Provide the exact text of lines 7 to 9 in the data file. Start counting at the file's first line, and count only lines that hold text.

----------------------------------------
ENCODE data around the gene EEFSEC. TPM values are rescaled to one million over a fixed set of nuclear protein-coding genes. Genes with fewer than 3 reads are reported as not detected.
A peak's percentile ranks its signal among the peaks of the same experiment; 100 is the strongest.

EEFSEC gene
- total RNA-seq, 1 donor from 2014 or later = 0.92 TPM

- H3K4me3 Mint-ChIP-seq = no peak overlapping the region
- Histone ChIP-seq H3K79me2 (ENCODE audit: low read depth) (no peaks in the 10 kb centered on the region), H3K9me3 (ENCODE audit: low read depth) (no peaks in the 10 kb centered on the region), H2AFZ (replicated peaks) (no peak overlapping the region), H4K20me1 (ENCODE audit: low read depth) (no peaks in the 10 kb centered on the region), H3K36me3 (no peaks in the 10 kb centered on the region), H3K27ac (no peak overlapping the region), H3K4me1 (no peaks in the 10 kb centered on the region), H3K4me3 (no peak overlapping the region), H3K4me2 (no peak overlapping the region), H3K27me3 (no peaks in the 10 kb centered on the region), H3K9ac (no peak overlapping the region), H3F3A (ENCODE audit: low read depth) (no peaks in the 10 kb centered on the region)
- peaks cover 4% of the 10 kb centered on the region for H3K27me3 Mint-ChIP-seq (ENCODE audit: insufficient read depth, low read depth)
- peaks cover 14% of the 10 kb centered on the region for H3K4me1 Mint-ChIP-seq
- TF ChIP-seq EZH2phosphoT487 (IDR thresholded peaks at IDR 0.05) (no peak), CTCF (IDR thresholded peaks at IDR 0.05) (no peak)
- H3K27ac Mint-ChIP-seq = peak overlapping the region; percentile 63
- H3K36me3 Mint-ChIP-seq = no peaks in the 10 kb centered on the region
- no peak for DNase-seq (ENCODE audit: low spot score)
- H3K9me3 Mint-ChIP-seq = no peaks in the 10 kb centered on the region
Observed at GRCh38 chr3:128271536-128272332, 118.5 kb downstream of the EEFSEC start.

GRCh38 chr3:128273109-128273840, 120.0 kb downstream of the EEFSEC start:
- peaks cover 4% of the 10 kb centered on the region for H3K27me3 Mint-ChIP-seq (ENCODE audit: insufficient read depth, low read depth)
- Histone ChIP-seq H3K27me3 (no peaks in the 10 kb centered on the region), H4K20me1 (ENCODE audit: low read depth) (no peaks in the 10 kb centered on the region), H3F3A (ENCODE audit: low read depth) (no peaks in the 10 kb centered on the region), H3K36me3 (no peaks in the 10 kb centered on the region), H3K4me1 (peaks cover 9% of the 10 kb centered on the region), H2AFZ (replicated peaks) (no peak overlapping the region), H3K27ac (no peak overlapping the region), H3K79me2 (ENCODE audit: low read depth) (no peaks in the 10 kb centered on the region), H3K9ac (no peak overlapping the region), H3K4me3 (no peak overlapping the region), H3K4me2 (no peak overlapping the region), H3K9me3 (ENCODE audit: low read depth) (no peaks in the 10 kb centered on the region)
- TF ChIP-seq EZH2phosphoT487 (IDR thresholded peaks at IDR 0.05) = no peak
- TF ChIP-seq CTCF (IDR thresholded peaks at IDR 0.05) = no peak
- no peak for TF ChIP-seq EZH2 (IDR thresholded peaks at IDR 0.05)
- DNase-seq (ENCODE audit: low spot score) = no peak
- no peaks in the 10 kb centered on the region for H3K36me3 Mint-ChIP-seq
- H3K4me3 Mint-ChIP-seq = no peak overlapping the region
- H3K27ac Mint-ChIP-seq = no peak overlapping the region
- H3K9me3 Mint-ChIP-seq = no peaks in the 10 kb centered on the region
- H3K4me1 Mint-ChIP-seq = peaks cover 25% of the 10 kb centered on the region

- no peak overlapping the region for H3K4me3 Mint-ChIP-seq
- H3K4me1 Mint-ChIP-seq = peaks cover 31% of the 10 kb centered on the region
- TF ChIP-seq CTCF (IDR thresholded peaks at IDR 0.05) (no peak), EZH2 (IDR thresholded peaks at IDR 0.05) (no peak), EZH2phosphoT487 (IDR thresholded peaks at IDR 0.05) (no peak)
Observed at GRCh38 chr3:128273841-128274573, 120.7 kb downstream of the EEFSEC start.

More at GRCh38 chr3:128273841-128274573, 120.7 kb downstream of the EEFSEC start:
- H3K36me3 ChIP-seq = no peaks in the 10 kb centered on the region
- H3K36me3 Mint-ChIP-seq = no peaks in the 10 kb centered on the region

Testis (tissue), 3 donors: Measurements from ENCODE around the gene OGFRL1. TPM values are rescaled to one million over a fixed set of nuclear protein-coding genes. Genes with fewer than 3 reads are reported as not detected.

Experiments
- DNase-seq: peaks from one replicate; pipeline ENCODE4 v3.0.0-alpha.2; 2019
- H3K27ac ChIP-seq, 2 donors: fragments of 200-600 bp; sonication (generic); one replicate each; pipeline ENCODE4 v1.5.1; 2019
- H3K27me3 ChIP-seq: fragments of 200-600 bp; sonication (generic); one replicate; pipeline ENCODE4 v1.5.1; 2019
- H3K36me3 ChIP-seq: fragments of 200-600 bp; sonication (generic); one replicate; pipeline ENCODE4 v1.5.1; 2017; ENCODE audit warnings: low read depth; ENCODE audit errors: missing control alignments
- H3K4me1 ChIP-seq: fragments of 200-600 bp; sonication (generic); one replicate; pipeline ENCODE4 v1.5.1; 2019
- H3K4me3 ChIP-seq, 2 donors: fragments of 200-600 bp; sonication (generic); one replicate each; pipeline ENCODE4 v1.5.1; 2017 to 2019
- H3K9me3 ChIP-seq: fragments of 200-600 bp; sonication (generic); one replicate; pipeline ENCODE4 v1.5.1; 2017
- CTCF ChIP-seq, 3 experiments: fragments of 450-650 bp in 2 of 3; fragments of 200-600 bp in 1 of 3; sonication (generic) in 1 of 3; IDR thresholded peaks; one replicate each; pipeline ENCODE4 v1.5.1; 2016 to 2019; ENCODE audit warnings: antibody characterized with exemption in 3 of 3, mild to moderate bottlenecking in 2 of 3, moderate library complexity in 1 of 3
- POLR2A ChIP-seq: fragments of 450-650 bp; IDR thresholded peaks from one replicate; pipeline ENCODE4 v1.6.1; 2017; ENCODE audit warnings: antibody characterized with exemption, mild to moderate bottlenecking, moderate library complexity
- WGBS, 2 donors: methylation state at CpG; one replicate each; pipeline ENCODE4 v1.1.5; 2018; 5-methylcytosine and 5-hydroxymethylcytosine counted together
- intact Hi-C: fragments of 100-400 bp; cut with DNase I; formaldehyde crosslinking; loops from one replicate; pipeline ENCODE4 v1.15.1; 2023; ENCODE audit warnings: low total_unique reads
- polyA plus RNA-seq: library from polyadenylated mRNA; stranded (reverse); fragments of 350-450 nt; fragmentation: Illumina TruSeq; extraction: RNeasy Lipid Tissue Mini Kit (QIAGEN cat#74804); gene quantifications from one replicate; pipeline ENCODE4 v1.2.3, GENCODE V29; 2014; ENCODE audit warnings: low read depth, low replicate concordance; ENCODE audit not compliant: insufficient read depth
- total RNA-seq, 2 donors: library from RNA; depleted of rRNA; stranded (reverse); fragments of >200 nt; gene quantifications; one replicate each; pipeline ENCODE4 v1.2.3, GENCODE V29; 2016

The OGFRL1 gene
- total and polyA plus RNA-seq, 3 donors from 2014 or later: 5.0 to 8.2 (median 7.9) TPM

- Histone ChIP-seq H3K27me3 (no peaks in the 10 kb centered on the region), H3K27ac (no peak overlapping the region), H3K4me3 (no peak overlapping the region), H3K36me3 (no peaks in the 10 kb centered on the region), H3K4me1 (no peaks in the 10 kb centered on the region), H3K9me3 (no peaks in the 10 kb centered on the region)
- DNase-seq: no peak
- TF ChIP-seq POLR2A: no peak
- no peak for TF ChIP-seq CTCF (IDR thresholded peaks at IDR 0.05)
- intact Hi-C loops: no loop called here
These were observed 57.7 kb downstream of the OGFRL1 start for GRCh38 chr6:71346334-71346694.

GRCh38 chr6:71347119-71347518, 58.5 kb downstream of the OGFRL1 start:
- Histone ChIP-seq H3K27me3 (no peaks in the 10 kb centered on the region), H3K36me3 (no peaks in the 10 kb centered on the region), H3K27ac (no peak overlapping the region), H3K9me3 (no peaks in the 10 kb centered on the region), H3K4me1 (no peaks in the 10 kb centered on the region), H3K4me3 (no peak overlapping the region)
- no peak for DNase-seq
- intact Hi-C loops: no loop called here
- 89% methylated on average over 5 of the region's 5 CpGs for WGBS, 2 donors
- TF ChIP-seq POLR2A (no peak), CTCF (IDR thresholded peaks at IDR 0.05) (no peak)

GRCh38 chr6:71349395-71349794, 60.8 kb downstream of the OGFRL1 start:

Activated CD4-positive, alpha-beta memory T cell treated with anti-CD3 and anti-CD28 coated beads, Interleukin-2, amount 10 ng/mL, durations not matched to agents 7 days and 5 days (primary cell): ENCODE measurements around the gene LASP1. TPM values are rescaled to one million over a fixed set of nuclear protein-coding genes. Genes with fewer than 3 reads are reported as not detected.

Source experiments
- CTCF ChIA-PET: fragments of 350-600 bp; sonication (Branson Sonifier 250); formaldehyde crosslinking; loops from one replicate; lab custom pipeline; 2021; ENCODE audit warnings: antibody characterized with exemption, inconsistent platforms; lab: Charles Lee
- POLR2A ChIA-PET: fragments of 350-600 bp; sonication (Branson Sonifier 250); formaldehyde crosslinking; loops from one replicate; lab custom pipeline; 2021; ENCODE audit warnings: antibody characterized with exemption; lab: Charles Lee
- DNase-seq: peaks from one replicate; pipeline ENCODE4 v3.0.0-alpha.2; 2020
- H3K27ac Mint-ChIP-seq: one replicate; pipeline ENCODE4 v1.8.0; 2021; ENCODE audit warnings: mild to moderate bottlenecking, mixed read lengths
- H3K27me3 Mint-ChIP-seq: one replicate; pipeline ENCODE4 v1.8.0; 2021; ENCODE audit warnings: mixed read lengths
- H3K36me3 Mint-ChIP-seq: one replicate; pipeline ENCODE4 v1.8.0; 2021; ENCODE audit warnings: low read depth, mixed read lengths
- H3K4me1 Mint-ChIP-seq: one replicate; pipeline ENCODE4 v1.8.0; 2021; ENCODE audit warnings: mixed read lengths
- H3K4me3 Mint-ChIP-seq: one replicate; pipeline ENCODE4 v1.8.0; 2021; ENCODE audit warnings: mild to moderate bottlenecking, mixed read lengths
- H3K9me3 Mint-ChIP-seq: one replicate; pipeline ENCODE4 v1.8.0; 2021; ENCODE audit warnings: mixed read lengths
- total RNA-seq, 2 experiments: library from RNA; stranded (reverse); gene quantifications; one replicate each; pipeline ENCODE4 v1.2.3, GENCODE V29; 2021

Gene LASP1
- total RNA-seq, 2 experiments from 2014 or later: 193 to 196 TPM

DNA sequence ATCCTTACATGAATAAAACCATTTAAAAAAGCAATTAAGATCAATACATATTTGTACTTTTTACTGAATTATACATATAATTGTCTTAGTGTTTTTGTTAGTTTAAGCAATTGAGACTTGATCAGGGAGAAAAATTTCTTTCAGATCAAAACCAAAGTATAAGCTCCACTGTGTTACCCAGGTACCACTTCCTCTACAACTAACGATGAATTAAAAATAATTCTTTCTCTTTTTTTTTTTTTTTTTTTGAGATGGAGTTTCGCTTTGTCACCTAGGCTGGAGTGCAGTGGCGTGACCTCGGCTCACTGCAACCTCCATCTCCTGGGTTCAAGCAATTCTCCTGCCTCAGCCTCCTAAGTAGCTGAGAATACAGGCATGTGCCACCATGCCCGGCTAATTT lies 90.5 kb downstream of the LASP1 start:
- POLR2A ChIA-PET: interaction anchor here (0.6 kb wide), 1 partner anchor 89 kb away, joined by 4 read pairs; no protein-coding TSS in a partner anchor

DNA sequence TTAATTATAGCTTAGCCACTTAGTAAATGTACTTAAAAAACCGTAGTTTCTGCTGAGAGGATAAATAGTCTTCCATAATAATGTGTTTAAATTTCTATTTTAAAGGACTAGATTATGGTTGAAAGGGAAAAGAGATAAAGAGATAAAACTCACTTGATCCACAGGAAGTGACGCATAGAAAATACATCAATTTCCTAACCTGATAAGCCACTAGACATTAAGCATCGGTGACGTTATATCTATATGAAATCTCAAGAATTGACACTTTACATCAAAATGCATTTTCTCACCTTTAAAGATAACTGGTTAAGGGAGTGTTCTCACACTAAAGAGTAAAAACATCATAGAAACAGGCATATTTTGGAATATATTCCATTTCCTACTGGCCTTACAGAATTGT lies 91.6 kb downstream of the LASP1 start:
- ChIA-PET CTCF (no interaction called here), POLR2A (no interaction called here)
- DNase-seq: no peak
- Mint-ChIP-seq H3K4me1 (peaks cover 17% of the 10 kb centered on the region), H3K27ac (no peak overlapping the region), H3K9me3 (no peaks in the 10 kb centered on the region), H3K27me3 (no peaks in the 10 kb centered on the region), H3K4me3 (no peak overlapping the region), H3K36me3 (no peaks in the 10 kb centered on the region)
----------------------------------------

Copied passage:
- peaks cover 4% of the 10 kb centered on the region for H3K27me3 Mint-ChIP-seq (ENCODE audit: insufficient read depth, low read depth)
- peaks cover 14% of the 10 kb centered on the region for H3K4me1 Mint-ChIP-seq
- TF ChIP-seq EZH2phosphoT487 (IDR thresholded peaks at IDR 0.05) (no peak), CTCF (IDR thresholded peaks at IDR 0.05) (no peak)